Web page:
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Choose your accountant before you pick your software

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Entrepreneurs always are asking about accounting packages or software.

The good news is – borrowing a catchphrase from the ’80s – “there are no bad dogs.”

Accounting can be done by just using your phone. Along with convenient mobility, the new software is simpler, loaded with features and relatively cheap or even free.

So why are thousands of businesses trapped into using spiral notebooks, manila envelopes or bank statements as their accounting records?

The second part of the late Barbara Woodhouse’s quote on dog training hits the nail on the head: “There are no bad dogs, just inexperienced trainers.”

Most entrepreneurs have experience in crucial aspects of their new ventures, whether it’s cutting hair or chopping wood. But choosing the right accounting product is a little daunting without guidance from an experienced professional.

So, choose your accountant before you choose your software.


Rosemary Lamaestra, a Certified Public Accountant and manager at RLB Accountants PC, a firm with several locations in the Greater Lehigh Valley, offers advice on a couple of common questions for business owners.

First, how big must your business be to need software, and, secondly, what’s the initial step to identifying the right solution?

If your business has 10 transactions, billings or payments per month, consider using an accounting package. At minimum, you’ll need spreadsheets to track even that minimal number of transactions, so with all of the good options on the market, why waste time building a record-keeping Frankenstein?

A significant feature, too, of most packages is an ability to integrate your records with your bank, billing sources, vendors, payroll and tax forms. That’s a huge advantage for keeping track of your finances that can’t be matched by paper or electronic spreadsheets.


Lamaestra’s advice on the first software selection step: “Choose the accountant, then the software.”

Why? Because the accountant can help you navigate the options, cost and be instrumental in the setup.

The biggest risk digitizing your accounting with any package, though, is to set it up incorrectly. Setting up your books is not neurosurgery, but it’s helpful to have some guidance about what is an asset or liability, for example, since setup mistakes are like zombies, haunting your books forever.

The Pennsylvania Institute of Certified Public Accountants has a useful link on its website to help you choose an accountant.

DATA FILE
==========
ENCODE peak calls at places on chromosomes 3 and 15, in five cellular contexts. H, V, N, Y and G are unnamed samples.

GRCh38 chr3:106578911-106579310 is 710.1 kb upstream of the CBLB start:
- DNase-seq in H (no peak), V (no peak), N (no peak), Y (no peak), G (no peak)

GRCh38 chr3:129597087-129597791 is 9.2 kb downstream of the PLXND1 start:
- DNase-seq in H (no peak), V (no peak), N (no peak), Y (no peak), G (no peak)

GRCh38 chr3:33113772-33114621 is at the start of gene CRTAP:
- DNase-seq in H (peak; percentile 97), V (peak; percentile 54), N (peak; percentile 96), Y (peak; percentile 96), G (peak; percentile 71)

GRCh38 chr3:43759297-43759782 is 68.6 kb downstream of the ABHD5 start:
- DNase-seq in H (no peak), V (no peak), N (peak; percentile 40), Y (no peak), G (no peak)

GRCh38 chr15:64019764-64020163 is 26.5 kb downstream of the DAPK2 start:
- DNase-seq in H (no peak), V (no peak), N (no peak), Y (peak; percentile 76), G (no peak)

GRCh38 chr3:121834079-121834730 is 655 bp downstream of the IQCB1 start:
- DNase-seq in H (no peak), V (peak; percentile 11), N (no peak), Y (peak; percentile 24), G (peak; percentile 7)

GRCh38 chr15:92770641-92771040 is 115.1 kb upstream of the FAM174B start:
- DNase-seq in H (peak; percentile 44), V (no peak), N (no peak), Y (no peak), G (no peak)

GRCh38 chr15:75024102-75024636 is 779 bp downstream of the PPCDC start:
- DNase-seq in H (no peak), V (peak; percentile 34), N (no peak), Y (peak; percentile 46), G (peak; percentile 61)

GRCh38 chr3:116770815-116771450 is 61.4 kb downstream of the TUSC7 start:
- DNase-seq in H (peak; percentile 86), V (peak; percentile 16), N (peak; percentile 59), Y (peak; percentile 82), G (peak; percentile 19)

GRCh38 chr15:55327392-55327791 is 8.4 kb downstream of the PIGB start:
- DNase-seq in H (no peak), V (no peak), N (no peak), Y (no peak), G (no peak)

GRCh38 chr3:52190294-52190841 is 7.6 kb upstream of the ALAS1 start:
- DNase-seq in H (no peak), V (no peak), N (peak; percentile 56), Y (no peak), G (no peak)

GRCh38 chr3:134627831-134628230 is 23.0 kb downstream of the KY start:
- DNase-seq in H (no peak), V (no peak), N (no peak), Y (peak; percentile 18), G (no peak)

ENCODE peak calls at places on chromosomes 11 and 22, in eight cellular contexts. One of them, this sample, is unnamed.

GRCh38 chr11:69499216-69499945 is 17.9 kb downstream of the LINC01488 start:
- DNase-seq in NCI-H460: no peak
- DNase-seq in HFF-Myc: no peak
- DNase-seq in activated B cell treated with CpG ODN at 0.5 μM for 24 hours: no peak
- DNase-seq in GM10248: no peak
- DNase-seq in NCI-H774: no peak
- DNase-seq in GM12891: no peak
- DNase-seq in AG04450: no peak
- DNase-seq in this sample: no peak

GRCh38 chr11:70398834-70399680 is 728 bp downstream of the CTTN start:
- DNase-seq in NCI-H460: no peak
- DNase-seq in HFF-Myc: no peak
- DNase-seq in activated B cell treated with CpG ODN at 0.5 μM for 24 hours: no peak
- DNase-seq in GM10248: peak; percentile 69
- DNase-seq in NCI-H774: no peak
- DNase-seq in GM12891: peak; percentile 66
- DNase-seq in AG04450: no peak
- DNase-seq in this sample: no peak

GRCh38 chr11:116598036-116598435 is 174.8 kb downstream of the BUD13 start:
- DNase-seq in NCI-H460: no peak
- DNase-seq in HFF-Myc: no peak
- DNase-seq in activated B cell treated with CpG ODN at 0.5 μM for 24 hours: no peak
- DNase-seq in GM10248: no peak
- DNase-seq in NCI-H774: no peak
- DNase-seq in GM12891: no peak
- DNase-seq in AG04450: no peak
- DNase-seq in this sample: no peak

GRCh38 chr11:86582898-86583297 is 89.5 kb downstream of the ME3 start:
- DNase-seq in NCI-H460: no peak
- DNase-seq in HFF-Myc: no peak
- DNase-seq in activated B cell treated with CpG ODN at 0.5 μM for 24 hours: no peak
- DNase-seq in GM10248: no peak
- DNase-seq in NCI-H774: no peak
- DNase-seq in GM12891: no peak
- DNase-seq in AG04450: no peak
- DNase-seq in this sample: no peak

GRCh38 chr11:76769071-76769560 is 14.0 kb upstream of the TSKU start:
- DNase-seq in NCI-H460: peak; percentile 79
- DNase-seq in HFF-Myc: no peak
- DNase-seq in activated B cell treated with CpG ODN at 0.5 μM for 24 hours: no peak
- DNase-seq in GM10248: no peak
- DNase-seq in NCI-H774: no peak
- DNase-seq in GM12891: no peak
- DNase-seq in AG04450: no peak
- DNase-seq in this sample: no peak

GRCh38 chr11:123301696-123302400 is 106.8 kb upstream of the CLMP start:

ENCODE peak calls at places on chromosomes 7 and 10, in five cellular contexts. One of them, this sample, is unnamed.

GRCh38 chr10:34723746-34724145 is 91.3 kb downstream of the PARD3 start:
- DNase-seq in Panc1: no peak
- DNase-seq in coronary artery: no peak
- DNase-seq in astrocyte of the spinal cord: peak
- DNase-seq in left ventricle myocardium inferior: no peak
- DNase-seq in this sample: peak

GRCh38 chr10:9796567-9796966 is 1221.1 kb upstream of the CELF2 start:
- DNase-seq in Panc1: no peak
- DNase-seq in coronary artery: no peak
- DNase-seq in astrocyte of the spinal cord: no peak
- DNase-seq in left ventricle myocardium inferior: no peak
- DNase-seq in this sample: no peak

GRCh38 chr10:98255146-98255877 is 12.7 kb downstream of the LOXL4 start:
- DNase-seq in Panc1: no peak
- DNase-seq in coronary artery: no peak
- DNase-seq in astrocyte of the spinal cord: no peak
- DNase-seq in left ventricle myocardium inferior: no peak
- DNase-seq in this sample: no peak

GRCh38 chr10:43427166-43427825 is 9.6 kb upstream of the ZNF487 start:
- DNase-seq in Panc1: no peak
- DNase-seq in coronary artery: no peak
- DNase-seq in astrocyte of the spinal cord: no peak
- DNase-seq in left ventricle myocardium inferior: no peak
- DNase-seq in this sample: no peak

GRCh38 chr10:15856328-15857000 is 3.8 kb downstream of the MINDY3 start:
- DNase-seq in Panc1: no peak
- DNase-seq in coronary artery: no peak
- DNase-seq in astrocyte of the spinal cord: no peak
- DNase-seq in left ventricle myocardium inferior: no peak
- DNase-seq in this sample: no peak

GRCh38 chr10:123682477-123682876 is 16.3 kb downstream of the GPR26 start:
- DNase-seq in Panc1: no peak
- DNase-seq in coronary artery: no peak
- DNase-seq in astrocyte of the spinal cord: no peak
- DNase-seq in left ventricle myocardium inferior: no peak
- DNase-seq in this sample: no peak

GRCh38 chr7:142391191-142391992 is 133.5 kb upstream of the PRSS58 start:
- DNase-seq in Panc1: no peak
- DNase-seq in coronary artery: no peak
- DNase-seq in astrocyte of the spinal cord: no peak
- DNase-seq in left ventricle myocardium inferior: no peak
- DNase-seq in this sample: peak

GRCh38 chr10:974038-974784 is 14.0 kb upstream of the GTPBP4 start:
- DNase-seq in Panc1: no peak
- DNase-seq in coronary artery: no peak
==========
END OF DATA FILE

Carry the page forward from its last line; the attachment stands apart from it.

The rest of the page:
Making the right choice of software package, like the right accountant, depends upon business needs.

If you have inventory, such as a store or manufacturer, you fall into a category of SMB or small-to-medium business packages. Sage, QuickBooks, AccountEdge Pro, Xero or Zoho appeal to these business owners.

If you don’t track inventory, the field opens up to free cloud services such as Wave. Wave links into banks and payment services and offers a variety of simple mobile apps, too, including the ability to link your expenses to receipt photos using your phone.

Payroll and card processing fees are extra with Wave, but for a freelancer or small entrepreneur, Wave is a pretty good deal.


The standard for many small businesses is QuickBooks. It is a little pricier for all the features than some competitors, and maybe a little complex for novices, but you can get started for $10 a month or less.

QuickBooks integrates with a number of e-commerce sites and financial institutions and, of course, companion tax services such as Turbo Tax, giving it the ability to grow with your business.

Finally, Lamaestra stressed ease of use when selecting a package. After setup, you have to commit to maintenance, so the simpler or more enticing the interface, the better.

Like diet and exercise, routine accounting gets easier over time but it helps to start with something you can maintain with minimal stress.


Almost all the new software can be delivered in the cloud. In other words, your data are on someone else’s server.

Spooky, right?

Some SMB packages such as QuickBooks have desktop versions, and all cloud versions have the ability to download transactions.

But, there are advantages to the cloud over the desktop, beyond mobility. Security is one of them.

All of these cloud services use sophisticated encryption, intrusion detection and backup capabilities. They also don’t open emails from penurious princes that are loaded with viruses or leave passwords on sticky notes.


But cloud or not, periodic backup of your data into an offline storage device (e.g., thumb drive, disc) is recommended at least monthly.

Lamaestra even has clients send her the backups.

Like a financial personal trainer, she checks them to see how the business is going and let’s owners know if they are on the right track.

Hugh Kelly has held a variety of senior executive positions for publicly held and privately owned companies in financial services, direct marketing and the not-for-profit consulting fields. Formerly a Certified Public Accountant, he is a certified mentor for Lehigh Valley SCORE and can be reached at hughk72@gmail.com. For more information or free help in building and reviewing a break-even strategy, contact Lehigh Valley SCORE (www.lehighvalley.score.org).

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